“There shouldn’t be any cause for alarm. Just because we flashed the areas where the PUIs come from, it doesn’t mean those areas are infected with the novel coronavirus, because there’s none. We keep harping the fact that there is none—still zero as of today,” he said.
DOH Epidemiology Bureau officer-in-charge Chito Avelino said the five-year-old patient in Cebu has already been discharged, while the others are already in the process of being released.
The DOH also reminds the public to practice good hygiene to prevent the risk of infection from any virus.—AAC (with reports from Rosalie Coz)
The Philippine Navy (PN) donated P700,000 worth of relief goods to the municipality of San Luis in Batangas on Sunday (January 26).
According to the Philippine Navy, three evacuation sites where identified for the distribution of the relief goods: San Isidro Labrador Parish Church in Brgy. Poblacion, Taliba Evacuation Center in BrgyTaliba and San Luis Academy in Calumpang West.
Around 4,000 relief goods were given to the evacuees in the three said areas which include a pail, 1 kilo of rice, assorted canned goods, food packs, bottled waters and personal hygiene kits.
Other relief goods from various organizations were also distributed.
“150 mattress foamS from Uratex Company and dozens of various relief items from other PN stakeholders were also distributed in this activity,” according to the Philippine Navy.
Philippine Navy Flag Officer In Command Vice Admiral Robert A. Empedrad said he wants to ensure proper assistance is provided by the Philippine Navy before he retires. Empedrad will be retiring from office by next week.
“We are always willing to assist our stakeholders as we assure everyone that your Navy is always ready to serve in every situation and that you can always count on us,” he said.—AAC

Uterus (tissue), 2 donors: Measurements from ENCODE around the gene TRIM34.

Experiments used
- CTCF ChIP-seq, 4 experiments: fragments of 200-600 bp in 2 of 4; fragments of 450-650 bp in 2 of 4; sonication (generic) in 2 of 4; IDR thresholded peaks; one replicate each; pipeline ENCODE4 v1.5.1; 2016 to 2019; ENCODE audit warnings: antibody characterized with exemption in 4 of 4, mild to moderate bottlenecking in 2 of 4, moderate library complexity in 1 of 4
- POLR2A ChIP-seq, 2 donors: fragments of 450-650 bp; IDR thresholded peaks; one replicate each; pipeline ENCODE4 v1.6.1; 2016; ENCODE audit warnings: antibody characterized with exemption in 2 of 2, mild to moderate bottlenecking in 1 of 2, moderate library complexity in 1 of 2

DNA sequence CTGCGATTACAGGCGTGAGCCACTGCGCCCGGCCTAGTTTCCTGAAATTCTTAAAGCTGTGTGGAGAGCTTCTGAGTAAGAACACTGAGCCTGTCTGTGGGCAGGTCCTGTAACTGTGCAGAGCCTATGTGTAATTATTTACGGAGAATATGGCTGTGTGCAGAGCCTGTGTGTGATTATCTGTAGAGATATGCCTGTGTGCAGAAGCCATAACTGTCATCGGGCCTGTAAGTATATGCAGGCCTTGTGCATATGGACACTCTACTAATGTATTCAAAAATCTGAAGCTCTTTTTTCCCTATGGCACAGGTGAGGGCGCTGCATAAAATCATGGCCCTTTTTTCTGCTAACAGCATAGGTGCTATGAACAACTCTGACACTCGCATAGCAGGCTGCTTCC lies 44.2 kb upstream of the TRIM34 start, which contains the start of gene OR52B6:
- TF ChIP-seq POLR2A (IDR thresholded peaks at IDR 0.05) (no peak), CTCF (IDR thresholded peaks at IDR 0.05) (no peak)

MANILA, Philippines – A 36-year-old male patient in Tacloban City is now under observation for potential signs of novel coronavirus, the Department of Health (DOH) revealed Friday (January 24).
The patient, who traveled from Wuhan, China, showed symptoms of nCov upon his arrival in the Philippines on January 17.
Health Undersecretary Eric Domingo, however, clarified that it is still too early to conclude that the man is infected with novel coronavirus.
The DOH is keeping a list of all individuals from China who sought medical tests relative to the outbreak of novel coronavirus.
Among them is a two-year-old toddler from Aklan.
The DOH clarified, however, that the toddler showed symptoms not worse than an ordinary flu.
Meanwhile, the DOH said they are expecting the release of the confirmatory test on the patients’ blood samples by next week.
The samples are now being tested at the Victorian Infectious Diseases Reference Laboratory in Melbourne, Australia, including that of the 6-year-old Chinese boy in Cebu who was first to be observed for nCoV infection.
At present, the World Health Organization (WHO) is not yet considering the situation a global health emergency.
Also, the Philippines is still technically free of novel coronavirus pending the confirmatory tests from Australia.
Nonetheless, Health offices across the country remain on alert against possible entry of the nCoV given the Philippines’ proximity to China.
Authorities are warning the public to refrain from travelling to China and always wear masks especially airport personnel as they are the first to have contact with arriving passengers from other countries. MNP (with details from Aiko Miguel)